At the end of the day, David Oyelowo and Lupita Nyong’o give a good account of themselves. But Madina Nalwanga is ‘woman of the match’ for me.
All of this is to say you should go see Queen Of Katwe.


“Progressive Governors Forum urge Nigeria to show more understanding, support and cooperation to the Buhari administration.”

-NTA, Tuesday October 25, 2016, 4.01 pm-ish.
I’m sure the guys at the NTA had meant to say ‘Nigerians’ because I can’t imagine that the progressive governors were talking to Nigeria as a country. Although it would’ve helped if they told us the address of the Buhari administration. Something to the effect:Support the Buhari administration, residing at the opulent Aso Rock Villa; whose running costs have since nearly doubled if not tripled.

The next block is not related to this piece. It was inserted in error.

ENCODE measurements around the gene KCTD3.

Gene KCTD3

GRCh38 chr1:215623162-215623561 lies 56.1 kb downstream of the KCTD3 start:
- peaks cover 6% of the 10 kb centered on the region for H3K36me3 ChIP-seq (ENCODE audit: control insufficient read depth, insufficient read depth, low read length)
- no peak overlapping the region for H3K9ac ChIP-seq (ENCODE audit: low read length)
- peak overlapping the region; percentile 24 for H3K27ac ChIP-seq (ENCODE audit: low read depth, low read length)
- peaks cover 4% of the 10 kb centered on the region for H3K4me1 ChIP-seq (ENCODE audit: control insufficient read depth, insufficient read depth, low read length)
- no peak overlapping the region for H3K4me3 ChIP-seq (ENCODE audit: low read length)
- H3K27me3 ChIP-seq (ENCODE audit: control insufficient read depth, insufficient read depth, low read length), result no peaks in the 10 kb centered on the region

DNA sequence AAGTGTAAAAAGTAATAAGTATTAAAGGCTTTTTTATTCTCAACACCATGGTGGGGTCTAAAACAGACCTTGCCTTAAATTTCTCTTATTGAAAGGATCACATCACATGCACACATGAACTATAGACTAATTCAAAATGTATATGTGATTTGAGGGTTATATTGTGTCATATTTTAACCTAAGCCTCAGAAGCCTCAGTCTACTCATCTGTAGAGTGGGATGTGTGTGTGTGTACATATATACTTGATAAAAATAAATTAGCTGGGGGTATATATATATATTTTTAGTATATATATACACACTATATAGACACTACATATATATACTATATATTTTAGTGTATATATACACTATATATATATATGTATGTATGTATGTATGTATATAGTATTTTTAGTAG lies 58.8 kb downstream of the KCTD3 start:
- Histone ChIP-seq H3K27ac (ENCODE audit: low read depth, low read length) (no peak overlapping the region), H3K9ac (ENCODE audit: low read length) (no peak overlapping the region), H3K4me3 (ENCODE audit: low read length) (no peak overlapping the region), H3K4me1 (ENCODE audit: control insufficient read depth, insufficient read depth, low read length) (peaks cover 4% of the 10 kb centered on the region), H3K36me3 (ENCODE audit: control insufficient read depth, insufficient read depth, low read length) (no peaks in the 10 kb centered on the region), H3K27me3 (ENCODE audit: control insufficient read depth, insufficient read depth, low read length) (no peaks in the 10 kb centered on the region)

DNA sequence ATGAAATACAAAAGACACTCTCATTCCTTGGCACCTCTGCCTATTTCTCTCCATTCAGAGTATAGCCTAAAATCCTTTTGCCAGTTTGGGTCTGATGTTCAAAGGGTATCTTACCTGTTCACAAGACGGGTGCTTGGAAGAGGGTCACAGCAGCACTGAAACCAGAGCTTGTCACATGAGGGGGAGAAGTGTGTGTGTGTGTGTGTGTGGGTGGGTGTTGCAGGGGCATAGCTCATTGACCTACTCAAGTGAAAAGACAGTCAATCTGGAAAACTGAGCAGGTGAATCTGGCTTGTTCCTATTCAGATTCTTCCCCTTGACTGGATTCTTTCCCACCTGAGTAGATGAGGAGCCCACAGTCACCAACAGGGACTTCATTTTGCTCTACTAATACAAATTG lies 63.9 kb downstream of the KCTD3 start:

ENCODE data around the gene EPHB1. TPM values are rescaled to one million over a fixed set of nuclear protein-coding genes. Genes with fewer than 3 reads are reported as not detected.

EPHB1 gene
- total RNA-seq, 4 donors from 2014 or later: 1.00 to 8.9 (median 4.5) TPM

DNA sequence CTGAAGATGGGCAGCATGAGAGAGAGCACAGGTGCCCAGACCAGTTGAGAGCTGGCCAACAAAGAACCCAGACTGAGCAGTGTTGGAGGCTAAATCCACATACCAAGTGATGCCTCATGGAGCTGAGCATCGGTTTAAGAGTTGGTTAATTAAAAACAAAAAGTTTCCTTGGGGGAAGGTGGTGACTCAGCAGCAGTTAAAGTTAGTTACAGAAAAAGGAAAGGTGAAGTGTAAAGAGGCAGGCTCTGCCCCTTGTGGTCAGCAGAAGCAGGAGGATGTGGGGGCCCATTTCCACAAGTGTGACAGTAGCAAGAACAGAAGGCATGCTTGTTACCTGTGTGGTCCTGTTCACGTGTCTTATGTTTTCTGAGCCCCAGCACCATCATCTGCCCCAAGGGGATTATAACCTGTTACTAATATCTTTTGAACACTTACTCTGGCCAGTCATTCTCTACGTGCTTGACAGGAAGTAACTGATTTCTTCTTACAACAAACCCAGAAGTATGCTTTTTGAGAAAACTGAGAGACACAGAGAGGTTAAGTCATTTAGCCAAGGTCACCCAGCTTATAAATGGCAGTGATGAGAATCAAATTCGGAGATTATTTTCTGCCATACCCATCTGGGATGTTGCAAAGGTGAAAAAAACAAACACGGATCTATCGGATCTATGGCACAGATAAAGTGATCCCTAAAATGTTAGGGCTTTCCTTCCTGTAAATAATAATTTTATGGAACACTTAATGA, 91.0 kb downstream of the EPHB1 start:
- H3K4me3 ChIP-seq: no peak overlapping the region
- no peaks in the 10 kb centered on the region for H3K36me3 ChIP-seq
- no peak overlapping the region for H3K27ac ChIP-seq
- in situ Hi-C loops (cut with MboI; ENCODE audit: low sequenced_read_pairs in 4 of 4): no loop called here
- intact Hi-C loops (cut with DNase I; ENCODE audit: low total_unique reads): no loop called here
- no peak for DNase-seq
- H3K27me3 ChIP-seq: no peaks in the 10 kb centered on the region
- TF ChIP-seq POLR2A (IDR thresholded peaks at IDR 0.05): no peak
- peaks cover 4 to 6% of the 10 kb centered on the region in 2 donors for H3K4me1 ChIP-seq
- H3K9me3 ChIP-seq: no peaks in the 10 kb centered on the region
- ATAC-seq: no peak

It would have also helped to know the make up of this so called progressive forum. Does it include any governor owing salaries and pensions?
Come to think of it, exactly what are Nigerians who have been branded fantastically corrupt supposed to show understanding for? The assault on the judiciary? Or what should Nigerians support? Recession?

And exactly what does the government need the cooperation of Nigerians for anyway? The government seems to be doing just fine. After all, it lives in another Nigeria where investors are falling over themselves, where recession is just a word, where the real Nigerians are happier than kids in an amusement park.

“Cultist, oil bunkerers and kidnappers surrender arms under the Rivers State Amnesty Committee.”
-NTA, Tuesday October 25, 2016, 4. 02 pm-ish.